Art that puts a smile on your face
TEXT: ÅSA H. AABERGE | PHOTOS © BENITA TORNHOLM
She has custom-made art by appointment for the Royal Family of Norway and spent years of her life in the metropoles San Francisco and Rio de Janeiro. But no matter how many miles from home, textile artist Benita Tornholm always longs for what inspires her the most – Norwegian nature.
With a sewing machine, colourful fabrics and creative stitching, Tornholm creates what she describes as “textile paintings”. The motifs are her impressions of Norwegian nature and architecture – always with a humorous and naive undertone and with an aim to make people smile. “My wish is that my pictures get people in a good mood. I wish for my work to be a contrast to all the sad and painful things happening in the world,” says Tornholm.
Art in the blood
Creativity is in Tornholm’s blood, and her career started already when she, as a little girl, got a sewing machine and started to make her own clothes. “My mother, Thorhild Augensen, is a landscape oil painter, and her father did the same. I choose to express myself in a different manner, with textile, a scissor and a sewing machine,” she says.
Tornholm is a qualified teacher, but after working for 13 years in the education system, she chose to take a leap and focus on her lifelong passions, textile and art, full time. “I haven’t regretted that decision for a second,” she says.
Photo on the right by Tanya Tornholm
A personal technique
Tornholm’s pictures are created with a blend of textiles, paint and stitches. “Through 30 years, I have developed a personal technique. That technique is what leaves a unique mark on my work,” she explains.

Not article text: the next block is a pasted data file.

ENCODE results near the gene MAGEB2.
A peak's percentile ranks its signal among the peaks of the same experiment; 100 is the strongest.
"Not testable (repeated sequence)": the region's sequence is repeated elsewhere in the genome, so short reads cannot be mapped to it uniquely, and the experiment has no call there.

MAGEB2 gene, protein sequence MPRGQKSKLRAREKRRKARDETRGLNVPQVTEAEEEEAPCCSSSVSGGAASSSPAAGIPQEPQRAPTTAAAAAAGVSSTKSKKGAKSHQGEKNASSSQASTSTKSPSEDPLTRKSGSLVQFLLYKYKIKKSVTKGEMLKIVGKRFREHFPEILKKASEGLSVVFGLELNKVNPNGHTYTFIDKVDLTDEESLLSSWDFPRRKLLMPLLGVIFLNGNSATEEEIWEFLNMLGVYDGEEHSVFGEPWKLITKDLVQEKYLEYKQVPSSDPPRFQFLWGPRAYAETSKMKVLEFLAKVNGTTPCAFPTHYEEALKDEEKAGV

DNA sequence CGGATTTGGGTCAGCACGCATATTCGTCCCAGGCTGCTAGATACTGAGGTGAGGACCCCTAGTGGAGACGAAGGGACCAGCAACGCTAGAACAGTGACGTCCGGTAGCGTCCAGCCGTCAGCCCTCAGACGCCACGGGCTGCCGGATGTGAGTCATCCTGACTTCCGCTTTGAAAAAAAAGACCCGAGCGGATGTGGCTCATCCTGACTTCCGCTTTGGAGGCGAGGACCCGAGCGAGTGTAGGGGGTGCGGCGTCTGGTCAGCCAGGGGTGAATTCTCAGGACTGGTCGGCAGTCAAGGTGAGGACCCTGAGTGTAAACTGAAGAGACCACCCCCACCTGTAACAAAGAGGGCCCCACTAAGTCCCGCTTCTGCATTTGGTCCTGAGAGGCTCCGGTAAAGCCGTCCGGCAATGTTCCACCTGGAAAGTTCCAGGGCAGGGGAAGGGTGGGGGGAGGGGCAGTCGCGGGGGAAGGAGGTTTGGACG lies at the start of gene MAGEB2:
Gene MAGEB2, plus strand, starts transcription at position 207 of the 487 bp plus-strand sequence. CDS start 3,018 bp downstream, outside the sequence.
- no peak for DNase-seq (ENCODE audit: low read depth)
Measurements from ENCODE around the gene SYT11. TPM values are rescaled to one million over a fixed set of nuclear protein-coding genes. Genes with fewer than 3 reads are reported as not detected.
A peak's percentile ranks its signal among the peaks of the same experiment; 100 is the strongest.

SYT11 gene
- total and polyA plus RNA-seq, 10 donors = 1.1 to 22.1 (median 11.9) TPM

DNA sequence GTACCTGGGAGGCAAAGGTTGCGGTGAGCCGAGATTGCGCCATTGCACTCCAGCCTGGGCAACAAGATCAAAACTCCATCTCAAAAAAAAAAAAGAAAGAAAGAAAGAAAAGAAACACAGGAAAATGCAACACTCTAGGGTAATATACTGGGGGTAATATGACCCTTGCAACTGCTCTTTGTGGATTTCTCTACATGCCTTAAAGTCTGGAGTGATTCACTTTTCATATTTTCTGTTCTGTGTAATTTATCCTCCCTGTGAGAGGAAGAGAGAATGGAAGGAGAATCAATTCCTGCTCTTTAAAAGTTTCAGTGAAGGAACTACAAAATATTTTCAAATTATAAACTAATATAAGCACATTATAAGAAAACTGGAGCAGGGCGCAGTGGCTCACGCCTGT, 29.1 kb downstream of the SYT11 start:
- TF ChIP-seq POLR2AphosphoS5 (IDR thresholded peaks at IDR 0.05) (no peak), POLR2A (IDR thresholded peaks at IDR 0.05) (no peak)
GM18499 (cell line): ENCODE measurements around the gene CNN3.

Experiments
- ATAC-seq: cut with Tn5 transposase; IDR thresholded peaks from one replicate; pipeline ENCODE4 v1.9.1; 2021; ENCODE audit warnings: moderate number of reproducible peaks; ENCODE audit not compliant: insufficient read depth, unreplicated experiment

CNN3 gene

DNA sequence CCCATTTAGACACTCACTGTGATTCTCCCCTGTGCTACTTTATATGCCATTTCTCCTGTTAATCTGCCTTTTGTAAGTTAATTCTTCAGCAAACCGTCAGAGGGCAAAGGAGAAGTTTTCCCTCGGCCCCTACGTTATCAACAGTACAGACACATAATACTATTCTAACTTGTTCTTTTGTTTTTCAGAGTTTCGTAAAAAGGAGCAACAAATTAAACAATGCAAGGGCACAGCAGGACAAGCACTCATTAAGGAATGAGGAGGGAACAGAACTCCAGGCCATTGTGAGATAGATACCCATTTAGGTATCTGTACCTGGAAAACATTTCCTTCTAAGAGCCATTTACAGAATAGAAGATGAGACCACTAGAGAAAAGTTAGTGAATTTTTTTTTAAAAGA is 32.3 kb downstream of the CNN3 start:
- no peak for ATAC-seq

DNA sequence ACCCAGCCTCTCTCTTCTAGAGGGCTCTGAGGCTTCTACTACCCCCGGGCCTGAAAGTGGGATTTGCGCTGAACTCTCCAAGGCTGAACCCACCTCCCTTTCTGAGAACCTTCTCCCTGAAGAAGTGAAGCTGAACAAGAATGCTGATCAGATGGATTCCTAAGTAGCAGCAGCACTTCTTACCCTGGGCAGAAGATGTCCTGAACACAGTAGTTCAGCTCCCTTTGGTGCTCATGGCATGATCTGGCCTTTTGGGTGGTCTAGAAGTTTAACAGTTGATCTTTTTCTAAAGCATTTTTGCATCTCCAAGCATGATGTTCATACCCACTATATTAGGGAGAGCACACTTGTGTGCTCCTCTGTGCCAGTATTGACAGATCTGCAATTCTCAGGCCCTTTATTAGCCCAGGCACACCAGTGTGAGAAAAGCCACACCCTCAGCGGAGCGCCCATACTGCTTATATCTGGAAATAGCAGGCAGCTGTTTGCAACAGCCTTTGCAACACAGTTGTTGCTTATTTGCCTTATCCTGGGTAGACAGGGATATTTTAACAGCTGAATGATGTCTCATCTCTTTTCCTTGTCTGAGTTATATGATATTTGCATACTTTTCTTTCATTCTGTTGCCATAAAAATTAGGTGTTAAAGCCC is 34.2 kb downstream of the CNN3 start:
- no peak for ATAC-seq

Tornholm’s favourite motif is the Norwegian coastline with its old, white houses and many lighthouses. “I love the lighthouses along the Norwegian coastline and have an aim to sew them all. I have up until now sewn about 30 of them.”
The artist gets inspiration everywhere from the mountains to the sea, and captures what she sees with her camera. “I take photos of houses with interesting windows, doors and wrought-iron details. Through a transformation process in my head, what I see comes to life in my textile paintings.”
With a steady hand and creative mind, Tornholm recreates everything from fences and windows to flowers, flags, waves and trees. Instead of using people as motifs, she gives the houses an almost human-like personality. “I sew small houses that lean onto each other and that tell each other that life is good.”
Tornholm rarely makes sketches; her pictures evolve as she works. “I always start with the sky, which I paint with a brush and textile paint. Then I mix it together with the textile. It is an exciting process – I never know how it evolves,” she explains.
Tornholm’s pictures have earned awards, and over the years she has participated in hundreds of exhibitions in Norway as well as Denmark and Germany. Her art technique is so unique, some people even mistake them for being computer-made at first glance. “I normally carry the sewing machine with me whenever I am invited to an exhibition, because people are curious to see how the pictures come to life.”
This summer, Tornholm’s work can be seen at various galleries throughout Norway, and a selection of her pictures are always on display at Galleri Kunstverftet in Stavern.
• Galleri Kunstverftet in Stavern
• Lillestrøm Galleri
• Glesvær Café in Sotra (July and August)
• Kystkulturdagene i Lysøysundet (August)
• Rennebumartnan (August)
Facebook: Benitas Bilder